Since some 80 percent of antibiotics sold in the United States are used to keep farm animals and poultry alive and growing while they are raised in unhygienic and dangerously crowded conditions, the FDA’s new restrictions are sure to take a bite out of factory farms’ profits. Let’s hope there won’t be loopholes or detours devised around these rules to make up potential losses, although it might be too much to hope that veterinarian expenses won’t be used as excuse for increases in the price of animal products in grocery stores.
Appointed last year with a mandate to help protect the safety of U.S. food supplies, Michael R. Taylor, the FDA’s deputy commissioner for foods, predicts that since these restrictions will make access to antibiotics more costly, time consuming and complicated, they will save lives by “significantly” reducing the use of antibiotics in agriculture.
Our research shows, however, that even if Mr. Taylor’s prediction turns out as he expects (which, with all due respect, we seriously doubt), the epidemic of intractable infections caused by antibiotic resistant bacteria will continue until we stop consuming daily doses of antibiotics in our beef, pork, chicken and turkey meats.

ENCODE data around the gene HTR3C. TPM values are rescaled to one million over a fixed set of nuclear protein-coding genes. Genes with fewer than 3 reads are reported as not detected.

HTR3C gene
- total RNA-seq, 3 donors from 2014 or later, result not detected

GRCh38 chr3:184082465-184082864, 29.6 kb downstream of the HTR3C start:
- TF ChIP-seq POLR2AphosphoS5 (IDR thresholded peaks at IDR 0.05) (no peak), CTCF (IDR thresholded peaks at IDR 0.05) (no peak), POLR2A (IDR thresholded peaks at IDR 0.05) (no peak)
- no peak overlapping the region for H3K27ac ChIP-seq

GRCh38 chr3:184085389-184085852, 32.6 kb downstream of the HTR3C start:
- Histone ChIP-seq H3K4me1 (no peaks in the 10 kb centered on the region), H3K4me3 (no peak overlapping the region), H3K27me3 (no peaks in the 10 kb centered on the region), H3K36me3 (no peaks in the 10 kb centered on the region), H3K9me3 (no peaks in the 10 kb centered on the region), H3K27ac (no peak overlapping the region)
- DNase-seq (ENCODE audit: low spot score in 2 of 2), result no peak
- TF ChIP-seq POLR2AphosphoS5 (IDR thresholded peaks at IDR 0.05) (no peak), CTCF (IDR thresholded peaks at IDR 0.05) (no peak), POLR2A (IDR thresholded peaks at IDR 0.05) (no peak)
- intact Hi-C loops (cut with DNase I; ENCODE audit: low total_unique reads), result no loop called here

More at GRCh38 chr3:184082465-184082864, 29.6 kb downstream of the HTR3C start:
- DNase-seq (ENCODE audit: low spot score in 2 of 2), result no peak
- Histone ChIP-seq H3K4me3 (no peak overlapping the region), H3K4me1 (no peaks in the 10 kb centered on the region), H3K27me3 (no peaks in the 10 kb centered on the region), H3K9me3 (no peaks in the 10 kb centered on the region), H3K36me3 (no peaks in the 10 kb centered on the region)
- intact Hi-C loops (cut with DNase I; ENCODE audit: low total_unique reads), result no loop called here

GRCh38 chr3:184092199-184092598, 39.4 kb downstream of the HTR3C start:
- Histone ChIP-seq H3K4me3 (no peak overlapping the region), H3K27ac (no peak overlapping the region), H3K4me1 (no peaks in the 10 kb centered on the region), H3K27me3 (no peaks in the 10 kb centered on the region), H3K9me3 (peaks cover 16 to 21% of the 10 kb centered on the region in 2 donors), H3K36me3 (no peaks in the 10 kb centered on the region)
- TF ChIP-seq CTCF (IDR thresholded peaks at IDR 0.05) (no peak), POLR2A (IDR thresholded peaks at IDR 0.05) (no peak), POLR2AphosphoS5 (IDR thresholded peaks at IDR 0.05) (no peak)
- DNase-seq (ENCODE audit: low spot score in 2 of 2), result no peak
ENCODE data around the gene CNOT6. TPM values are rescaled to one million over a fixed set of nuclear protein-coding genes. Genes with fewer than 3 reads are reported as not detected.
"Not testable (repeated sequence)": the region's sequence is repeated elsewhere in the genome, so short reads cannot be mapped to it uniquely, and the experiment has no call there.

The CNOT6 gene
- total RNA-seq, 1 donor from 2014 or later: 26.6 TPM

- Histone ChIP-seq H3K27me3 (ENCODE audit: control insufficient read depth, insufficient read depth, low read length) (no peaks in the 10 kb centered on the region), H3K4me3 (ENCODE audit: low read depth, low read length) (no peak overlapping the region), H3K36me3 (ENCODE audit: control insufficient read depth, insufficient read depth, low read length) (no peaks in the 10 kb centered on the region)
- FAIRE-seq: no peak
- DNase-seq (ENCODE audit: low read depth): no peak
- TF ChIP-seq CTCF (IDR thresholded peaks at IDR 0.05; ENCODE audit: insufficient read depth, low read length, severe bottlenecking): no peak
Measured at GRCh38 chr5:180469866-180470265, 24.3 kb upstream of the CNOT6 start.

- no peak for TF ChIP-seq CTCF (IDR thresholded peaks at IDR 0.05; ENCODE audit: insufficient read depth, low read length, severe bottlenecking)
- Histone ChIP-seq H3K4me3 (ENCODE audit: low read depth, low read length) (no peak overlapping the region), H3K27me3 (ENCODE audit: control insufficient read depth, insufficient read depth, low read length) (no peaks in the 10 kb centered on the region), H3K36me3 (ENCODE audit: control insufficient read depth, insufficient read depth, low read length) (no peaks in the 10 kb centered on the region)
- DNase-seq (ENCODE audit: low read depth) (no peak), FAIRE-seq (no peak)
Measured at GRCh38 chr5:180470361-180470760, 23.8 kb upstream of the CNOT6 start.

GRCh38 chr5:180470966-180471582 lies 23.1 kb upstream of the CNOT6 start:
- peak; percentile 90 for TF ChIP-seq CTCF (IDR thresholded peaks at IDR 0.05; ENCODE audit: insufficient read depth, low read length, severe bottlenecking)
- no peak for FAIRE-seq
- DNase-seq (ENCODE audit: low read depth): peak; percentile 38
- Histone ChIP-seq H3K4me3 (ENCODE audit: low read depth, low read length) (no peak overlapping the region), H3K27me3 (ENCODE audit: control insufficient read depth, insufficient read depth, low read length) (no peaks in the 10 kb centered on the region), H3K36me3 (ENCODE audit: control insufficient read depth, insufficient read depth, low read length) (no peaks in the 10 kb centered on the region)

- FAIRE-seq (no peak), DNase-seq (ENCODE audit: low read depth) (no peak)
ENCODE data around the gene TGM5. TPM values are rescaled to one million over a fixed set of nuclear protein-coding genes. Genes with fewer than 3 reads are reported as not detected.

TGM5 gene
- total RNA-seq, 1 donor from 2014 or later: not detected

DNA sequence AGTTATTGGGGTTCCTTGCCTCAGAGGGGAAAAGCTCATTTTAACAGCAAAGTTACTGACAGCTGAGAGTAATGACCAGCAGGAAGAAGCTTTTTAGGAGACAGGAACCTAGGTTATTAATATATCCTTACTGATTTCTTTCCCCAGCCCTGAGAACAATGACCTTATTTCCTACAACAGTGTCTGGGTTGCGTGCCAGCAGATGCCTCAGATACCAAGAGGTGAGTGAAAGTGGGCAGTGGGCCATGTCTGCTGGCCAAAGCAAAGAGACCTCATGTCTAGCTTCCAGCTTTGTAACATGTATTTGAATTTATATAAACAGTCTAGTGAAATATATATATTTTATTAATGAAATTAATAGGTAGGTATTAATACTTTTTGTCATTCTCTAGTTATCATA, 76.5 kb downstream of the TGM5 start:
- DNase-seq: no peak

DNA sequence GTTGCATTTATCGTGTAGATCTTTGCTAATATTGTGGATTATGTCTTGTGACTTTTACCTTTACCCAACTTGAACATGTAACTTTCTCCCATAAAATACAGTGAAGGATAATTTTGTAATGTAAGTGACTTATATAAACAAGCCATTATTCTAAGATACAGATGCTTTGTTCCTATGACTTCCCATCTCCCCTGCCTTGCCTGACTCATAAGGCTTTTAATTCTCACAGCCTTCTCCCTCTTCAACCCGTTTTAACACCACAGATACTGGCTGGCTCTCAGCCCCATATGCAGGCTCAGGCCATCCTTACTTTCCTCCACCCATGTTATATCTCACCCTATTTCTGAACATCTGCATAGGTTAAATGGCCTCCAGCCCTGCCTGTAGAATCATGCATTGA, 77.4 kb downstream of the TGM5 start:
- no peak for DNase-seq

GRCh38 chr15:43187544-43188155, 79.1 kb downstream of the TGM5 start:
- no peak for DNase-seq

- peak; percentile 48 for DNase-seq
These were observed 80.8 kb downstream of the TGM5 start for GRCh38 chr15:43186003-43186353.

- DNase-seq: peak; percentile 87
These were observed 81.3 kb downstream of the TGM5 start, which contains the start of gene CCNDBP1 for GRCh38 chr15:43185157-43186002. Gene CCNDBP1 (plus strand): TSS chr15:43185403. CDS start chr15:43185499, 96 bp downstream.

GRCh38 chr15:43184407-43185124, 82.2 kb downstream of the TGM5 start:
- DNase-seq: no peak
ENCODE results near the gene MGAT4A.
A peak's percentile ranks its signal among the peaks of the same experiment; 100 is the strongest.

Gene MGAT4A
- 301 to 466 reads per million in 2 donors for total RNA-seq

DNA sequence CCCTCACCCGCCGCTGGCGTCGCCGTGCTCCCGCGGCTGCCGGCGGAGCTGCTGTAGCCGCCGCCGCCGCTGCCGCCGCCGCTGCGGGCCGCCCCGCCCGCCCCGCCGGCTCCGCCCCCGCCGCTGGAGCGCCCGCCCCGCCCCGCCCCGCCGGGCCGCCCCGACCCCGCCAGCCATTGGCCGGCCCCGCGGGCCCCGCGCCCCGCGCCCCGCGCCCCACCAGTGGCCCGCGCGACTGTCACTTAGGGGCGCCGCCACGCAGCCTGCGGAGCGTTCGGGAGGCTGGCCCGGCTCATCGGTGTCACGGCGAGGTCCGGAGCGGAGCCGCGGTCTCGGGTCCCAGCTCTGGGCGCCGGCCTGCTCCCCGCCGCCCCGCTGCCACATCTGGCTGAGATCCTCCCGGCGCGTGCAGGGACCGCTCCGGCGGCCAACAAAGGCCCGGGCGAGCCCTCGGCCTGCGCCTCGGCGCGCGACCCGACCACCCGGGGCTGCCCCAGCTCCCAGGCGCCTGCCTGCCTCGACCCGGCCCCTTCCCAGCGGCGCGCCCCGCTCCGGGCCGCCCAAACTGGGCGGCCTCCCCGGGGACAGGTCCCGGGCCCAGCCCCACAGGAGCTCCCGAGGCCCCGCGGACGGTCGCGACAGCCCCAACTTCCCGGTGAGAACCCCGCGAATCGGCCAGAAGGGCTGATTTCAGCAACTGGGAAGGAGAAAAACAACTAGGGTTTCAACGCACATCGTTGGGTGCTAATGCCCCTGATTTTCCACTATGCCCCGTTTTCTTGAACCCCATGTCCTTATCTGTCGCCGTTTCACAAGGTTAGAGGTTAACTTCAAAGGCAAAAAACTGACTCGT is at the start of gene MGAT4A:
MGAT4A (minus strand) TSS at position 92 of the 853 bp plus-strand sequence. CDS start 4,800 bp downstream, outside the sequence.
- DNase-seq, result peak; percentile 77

The Dark Side Of Antibiotics: Few people know that in addition to being among the world’s most effective life-saving drugs, antibiotics also have a built-in flaw: They cannot tell the difference between bad (illness-causing) bacteria and the beneficial bacteria (or ‘friendly flora’) which lives in the human intestines and is essential to the health and function of both the immune and digestive systems. Because antibiotics cannot discriminate, they destroy both harmful and helpful bacteria they encounter. Healthy individuals. exposed to small but frequent doses of the drug through consumption of animal foods that have been treated with it, often have digestive problems and weakened immune systems that show up as fatigue and susceptibility to—you guessed it—infections caused by the superbugs.
When, on the other hand, an illness is treated with a course of doctor-prescribed antibiotics, both harmful and beneficial bacteria are killed, leaving the body depleted of recuperative resources and thus slowing or stalling recovery.
Prevention And Remedy: Fortunately, the first problem can be reversed by switching to organic meats (and/or fish) that have not been treated with antibiotics or changing to a vegetarian or vegan diet; while also taking good quality, dairy-free probiotic supplements daily (at least once a day, preferably first thing in the morning, on an empty stomach), to replenish and maintain a healthy level of friendly flora in the gut.
During illnesses that are being treated with antibiotics, probiotics should be taken one hour before each meal and the medication after or while finishing the meals. Including even small amounts of starchy carbohydrates in meals also helps friendly bacteria colonies take hold and grow faster.
When eating out, pick restaurants that serve organic meats—or choose vegetarian dishes. And don’t forget to make probiotic supplements your daily routine.
Dina Eliash Robinson